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Mortgage

Margin calls threaten to destabilize mortgage market

Lenders need “flexibility” in meeting hedge obligations as Fed buys bonds, MBA says

Margin calls on hedges used by lenders to protect themselves from rate swings threaten to destabilize the mortgage market after the Federal Reserve began purchasing billions of dollars of bonds backed by home loans, the Mortgage Bankers Association said.

While the MBA supports the Fed’s purchases, aimed at preventing a credit crunch by creating demand for bonds, they’re creating an “urgent concern” about hedges, MBA CEO Robert Broeksmit said in the letter Sunday night to the Securities and Exchange Commission and the Financial Industry Regulatory Authority, known as FINRA.

Lenders need “flexibility,” he said, in meeting margin calls created by the hedges – financial instruments that protect companies from rate volatility. The transactions happened in the so-called TBA market, which stands for “to be announced.” In a TBA trade, the seller of a mortgage bond agrees on a price and the types of loans that will be in the security but doesn’t specify which securities will be delivered to the buyer on settlement day.

“MBA urgently requests that FINRA and the SEC issue guidance to the nation’s broker-dealers, making clear that margin calls on mortgage lenders’ TBA hedge positions should not be escalated to destabilizing levels,” Broeksmit said. “Absent such guidance and an immediate shift in broker-dealer practices, the U.S. housing market is in danger of large-scale disruption.”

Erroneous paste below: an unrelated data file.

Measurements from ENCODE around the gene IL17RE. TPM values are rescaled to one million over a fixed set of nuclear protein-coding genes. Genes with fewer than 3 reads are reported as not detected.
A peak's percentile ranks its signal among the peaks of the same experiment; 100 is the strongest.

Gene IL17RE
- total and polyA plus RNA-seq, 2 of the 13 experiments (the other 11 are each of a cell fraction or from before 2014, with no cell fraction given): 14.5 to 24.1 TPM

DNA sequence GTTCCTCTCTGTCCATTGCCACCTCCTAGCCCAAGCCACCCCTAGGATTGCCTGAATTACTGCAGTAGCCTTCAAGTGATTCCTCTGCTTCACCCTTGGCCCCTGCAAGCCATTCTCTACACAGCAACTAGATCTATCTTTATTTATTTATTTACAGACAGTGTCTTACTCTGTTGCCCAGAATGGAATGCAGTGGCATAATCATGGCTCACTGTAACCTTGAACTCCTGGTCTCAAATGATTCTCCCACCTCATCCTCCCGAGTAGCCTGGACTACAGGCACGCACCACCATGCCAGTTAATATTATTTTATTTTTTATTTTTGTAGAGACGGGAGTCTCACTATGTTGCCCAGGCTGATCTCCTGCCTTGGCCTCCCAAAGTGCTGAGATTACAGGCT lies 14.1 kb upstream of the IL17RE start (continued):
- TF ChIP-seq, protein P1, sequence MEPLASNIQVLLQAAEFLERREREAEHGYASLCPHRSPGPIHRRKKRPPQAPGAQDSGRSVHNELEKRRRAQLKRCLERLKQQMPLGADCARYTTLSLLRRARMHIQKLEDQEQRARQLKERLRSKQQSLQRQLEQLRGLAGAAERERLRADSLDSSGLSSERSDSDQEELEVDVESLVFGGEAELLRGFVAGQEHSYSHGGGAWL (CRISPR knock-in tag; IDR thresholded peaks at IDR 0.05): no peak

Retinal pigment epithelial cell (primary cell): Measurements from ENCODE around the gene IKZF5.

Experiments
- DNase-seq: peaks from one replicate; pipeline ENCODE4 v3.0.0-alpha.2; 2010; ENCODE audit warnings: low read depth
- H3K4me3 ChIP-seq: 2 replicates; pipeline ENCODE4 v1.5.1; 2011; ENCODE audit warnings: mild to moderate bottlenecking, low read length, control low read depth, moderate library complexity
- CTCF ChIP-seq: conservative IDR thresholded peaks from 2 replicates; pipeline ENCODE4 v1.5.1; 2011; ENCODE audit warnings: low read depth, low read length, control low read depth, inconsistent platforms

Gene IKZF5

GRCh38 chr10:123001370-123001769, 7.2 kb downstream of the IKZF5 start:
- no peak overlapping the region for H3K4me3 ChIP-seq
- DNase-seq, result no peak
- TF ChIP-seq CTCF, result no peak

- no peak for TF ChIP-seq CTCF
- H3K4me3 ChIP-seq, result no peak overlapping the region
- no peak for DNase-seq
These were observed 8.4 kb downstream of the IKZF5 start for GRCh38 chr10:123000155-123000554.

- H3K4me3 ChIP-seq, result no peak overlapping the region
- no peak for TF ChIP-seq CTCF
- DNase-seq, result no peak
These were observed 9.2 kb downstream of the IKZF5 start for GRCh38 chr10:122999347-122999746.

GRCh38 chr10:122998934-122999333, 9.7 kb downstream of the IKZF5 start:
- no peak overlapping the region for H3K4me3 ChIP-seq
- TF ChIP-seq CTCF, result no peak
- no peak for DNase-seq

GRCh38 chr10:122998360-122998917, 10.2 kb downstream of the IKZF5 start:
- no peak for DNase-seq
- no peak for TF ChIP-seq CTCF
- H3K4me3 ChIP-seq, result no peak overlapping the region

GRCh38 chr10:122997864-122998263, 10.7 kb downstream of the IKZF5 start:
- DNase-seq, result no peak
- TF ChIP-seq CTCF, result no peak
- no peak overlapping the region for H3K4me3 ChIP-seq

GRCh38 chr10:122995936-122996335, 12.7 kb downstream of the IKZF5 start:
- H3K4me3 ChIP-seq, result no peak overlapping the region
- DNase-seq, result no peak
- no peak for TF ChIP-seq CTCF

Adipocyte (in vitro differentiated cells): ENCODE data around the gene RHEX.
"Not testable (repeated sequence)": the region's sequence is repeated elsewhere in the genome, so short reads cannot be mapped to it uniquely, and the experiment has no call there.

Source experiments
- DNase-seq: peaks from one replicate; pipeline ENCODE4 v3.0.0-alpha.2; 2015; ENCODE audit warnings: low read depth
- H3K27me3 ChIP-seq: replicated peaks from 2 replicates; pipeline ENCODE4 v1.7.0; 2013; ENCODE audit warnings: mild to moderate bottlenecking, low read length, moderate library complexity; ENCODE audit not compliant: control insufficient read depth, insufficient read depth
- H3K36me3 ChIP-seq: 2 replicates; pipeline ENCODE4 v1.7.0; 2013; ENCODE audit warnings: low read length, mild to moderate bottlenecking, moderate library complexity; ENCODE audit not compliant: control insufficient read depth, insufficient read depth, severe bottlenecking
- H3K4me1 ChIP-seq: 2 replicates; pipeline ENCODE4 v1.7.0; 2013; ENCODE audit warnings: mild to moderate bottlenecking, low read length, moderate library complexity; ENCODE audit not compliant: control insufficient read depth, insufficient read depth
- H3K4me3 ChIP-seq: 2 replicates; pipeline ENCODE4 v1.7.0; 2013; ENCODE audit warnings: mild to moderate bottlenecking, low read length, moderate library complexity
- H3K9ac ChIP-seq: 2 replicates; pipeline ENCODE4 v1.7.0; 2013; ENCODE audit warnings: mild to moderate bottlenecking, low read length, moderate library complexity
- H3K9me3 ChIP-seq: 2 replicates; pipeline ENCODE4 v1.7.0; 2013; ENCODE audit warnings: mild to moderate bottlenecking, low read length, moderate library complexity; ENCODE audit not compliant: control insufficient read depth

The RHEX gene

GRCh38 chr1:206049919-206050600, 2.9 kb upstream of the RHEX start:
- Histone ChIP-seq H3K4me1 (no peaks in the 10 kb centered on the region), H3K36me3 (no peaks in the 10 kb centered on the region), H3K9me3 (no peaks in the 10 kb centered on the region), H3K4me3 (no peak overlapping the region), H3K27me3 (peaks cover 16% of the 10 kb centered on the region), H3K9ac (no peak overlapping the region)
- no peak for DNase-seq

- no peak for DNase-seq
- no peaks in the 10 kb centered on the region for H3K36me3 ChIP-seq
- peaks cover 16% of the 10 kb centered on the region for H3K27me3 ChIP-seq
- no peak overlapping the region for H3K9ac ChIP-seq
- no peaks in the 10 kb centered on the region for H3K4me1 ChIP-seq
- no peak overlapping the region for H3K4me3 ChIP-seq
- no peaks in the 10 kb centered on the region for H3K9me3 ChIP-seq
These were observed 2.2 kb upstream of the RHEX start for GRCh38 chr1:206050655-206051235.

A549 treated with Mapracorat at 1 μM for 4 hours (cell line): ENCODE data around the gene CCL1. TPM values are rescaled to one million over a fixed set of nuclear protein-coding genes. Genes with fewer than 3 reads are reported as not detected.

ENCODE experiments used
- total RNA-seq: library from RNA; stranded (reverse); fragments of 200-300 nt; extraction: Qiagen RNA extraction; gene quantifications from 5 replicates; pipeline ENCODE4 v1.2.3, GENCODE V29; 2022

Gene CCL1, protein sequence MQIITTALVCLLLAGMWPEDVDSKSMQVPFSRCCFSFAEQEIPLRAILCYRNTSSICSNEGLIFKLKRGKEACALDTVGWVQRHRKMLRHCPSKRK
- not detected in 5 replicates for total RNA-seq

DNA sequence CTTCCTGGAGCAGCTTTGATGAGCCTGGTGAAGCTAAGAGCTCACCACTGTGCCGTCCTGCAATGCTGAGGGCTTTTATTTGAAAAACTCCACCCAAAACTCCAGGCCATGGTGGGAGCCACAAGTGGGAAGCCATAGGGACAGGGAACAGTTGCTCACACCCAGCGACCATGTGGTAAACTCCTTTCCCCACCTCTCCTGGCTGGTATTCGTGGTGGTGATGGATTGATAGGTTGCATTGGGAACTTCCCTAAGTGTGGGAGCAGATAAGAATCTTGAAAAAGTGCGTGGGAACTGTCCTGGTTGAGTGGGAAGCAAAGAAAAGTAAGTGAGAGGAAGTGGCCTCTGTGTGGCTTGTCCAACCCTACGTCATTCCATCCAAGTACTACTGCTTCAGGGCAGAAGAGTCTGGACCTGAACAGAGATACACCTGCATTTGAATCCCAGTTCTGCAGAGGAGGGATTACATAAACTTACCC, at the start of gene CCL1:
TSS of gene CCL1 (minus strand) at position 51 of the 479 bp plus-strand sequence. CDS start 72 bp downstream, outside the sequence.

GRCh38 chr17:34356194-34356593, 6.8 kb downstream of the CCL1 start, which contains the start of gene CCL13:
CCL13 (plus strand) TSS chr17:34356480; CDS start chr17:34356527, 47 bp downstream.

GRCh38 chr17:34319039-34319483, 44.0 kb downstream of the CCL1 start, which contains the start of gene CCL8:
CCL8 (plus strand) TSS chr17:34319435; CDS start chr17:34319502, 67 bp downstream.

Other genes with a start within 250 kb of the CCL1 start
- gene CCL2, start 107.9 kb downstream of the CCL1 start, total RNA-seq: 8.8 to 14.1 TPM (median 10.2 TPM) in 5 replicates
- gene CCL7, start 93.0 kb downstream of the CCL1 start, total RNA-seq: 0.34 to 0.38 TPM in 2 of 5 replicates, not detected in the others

The Fed’s pledge to buy “unlimited” amounts of Treasuries and MBS to stabilize the credit markets are a boon, in the long term, Broeksmit said. But, lenders need help in the short term.

“While lenders can expect to recognize gains on their pipelines, they will also recognize losses on short TBA positions used for hedging purposes,” Broeksmit said.

“Margin calls on mortgage lenders reached staggering and unprecedented levels by the end of the week,” he said. “For a significant number of lenders, many of which are well-capitalized, these margin calls are eroding their working capital and threatening their ability to continue to operate.”

The SEC and FINRA did not respond to HousingWire’s request for comment.

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